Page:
U of T’s Committee on Academic Policy and Programs (AP&P) has released its semi-annual report on reviews of the university’s academic units and programs. The reviews, on the whole, show that students continue to perform at a very high level, though there remains a shortfall of career opportunities for undergraduates.

The extensive body of scholarly work produced by the university’s faculty was also among the reviewers’ positive comments. Areas of concern that reviewers recognized consisted of a lack of strategic planning of curriculum and an absence of support for research and experiential learning. Also noted were graduate student time-to-completion rates, which have been improving, yet “require continued support.”

Academic programs and units are reviewed every eight years, in accordance with the university’s policy for approval and review of academic programs and units as well as the Ontario Universities Council on Quality Assurance.

According to Sioban Nelson, Vice-Provost Faculty and Academic Life, these reviews are key in assessing the strengths of a program and addressing areas of concern. Nelson emphasized that the process is meant to be thorough and positive. She said that reviews are neither about papering over issues nor trying to hide problems. “It’s meant to bring your colleagues in and to say, ‘We’ve got problems.’”

The AP&P also released its follow-up review of three programs and two faculties that warranted a report after initial auditing: two programs within the Faculty of Arts & Science, the Faculty of Forestry, the Ontario Institute of Secondary Education (OISE), and the Health Studies program at UTSC.

One-year follow-up reports are requested when programs with particular concerns — such as financial health, long-term sustainability, and faculty support — require a longer period of response.

The AP&P reports were reviewed by the Academic Board on Thursday, November 23 and will be finalized by the Governing Council on December 14, 2017.

Faculty of Arts & Science: East Asian Studies and Ethics, Society, and Law

With concerns over the Department of East Asian Studies’ curriculum and financial health, the AP&P requested a one-year follow-up report to detail the department’s method of addressing their concerns.

Curricula for the department’s programs have been taken under review to streamline its undergraduate program with the assessment of pre-requisite standards and enrolment controls. The financial health concerns within the program were met with additional half-course equivalents, four of which were approved for immediate action, as well as funds for non-teaching discretionary resources — funds for conferences, invited speakers, and graduate travel, among other initiatives. In addition, funds were committed to the renovation of the department’s office spaces.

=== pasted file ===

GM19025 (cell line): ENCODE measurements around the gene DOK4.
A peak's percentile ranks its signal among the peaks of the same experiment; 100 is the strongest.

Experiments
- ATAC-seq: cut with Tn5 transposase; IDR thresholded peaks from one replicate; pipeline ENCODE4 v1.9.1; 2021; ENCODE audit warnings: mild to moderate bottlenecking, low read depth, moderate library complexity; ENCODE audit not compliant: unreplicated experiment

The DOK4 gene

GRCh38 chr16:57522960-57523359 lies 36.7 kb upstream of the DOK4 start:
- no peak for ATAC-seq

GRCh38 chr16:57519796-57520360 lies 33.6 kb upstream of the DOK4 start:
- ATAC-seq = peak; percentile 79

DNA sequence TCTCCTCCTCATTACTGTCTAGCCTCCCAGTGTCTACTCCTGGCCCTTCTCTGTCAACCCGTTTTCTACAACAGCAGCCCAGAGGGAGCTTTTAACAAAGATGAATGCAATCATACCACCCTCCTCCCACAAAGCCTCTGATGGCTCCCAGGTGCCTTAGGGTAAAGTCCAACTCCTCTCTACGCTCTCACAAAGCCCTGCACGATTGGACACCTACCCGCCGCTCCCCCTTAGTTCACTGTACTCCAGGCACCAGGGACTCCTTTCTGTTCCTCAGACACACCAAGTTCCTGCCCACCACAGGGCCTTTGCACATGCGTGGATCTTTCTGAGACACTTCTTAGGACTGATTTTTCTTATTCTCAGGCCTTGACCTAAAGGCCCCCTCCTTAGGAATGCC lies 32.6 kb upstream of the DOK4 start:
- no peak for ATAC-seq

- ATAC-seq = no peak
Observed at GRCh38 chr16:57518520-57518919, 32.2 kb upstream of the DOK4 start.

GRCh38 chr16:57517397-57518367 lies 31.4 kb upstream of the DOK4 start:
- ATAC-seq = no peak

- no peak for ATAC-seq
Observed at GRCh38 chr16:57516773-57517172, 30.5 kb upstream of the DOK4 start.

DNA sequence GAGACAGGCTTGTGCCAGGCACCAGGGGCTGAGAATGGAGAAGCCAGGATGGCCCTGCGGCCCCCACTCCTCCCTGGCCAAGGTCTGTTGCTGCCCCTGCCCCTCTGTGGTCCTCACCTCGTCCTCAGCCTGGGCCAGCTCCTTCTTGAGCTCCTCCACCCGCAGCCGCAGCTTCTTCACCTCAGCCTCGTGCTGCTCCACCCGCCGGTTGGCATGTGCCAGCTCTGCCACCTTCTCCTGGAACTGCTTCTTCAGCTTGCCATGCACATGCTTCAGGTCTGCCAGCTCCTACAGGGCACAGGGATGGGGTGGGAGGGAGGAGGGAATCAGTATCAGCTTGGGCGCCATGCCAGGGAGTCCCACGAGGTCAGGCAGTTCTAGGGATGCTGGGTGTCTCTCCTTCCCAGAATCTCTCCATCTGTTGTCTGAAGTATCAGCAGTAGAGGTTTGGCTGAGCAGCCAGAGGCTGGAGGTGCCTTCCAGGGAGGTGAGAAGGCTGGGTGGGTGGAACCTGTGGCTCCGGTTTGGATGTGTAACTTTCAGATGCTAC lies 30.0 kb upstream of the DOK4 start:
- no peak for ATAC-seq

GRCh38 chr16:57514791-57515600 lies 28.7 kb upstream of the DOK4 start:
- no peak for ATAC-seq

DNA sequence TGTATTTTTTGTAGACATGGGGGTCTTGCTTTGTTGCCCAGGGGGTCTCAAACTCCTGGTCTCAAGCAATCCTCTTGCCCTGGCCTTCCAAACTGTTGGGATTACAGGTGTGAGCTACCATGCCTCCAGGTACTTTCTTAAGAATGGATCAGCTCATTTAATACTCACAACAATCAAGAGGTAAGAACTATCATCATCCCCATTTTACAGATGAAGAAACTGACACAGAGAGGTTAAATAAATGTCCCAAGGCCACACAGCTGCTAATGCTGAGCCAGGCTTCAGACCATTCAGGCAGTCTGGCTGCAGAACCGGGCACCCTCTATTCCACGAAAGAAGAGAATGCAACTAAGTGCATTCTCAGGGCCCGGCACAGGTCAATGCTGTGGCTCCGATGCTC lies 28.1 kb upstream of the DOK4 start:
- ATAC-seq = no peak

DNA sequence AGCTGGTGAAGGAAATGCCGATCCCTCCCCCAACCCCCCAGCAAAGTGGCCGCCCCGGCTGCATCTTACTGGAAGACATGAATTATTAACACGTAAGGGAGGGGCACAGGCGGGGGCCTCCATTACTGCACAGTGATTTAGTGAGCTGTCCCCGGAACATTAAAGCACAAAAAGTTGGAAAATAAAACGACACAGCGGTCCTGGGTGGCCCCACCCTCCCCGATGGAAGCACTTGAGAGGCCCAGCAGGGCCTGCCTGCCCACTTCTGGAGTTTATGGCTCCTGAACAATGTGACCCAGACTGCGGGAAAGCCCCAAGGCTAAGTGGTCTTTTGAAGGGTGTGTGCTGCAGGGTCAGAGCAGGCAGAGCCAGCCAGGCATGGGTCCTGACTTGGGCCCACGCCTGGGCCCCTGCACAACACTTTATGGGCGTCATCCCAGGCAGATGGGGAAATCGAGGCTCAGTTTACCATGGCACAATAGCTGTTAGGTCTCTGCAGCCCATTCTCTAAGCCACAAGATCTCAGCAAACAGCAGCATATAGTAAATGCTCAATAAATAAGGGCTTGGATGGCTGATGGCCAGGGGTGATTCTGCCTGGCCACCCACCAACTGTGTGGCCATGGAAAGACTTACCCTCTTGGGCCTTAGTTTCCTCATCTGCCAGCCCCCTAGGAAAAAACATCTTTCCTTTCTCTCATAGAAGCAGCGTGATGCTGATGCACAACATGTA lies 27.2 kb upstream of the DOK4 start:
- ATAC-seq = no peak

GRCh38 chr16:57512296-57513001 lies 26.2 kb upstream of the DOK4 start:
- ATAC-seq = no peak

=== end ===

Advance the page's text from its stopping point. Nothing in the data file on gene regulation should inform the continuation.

The AP&P also requested a follow-up report from the Ethics, Society, and Law undergraduate program addressing the issues of long-term sustainability of the program and support for sessional instructors.

In the follow-up, Dean and Professor of Political Science David Cameron affirms the program’s viability — applicant numbers are usually around 500, while the program only admits 75–80 students per year. Furthermore, the program has cut down on the number of sessional instructors for first-year courses, guaranteeing they will be taught by tenured professors, while third- and fourth-year optional courses have a higher proportion of sessional instructors.

Faculty of Forestry

AP&P reviewers of the Faculty of Forestry had three specific concerns: the hiring of more faculty, the undergraduate program, and the relationship between the Faculty of Forestry and the Faculty of Arts & Science.


After Professor Glen Jones was appointed the new Dean of OISE in July 2016, emphasis was placed on the next five years of the institute’s future with regard to the Truth and Reconciliation Commission’s recommendations and OISE’s structural deficit.

Following a review of the initial OISE academic plan, a one-year follow-up report was requested by the AP&P. The follow-up report stressed the need to engage in novel academic planning that would prioritize the right issues for the next round of the program’s development.

UTSC: Health Studies

The review of the UTSC undergraduate program in Health Studies provided two areas in which the program could improve: strengthening of leadership within the program as it undergoes restructuring, and addressing how Health Studies can fall under both a Bachelor of Arts (BA) and a Bachelor of Science (BSc) degree. The reviewers claimed that the unique program structure produces “false binaries” between pathways of biological science and social science.

William Gough, Vice-Principal Academic and Dean of Environmental Science, addressed the reviewers’ suggestions in his follow-up letter to Nelson.

The administration worked to address the first concern about leadership in the formation of the Interdisciplinary Centre for Health and Society (ICHS) as an extra departmental unit. The ICHS would be the foundation for the Health Studies program, so that it could develop into a stronger program, providing the programs with funding and facilitating the “cross-pollination” of Health Studies with other programs at UTSC.

The concern about the binary nature of the program as both BA and BSc was refuted by the administration. Gough explained that both degrees being part of the program is crucial to its nature, as its required courses tend to take a multidisciplinary approach toward the content.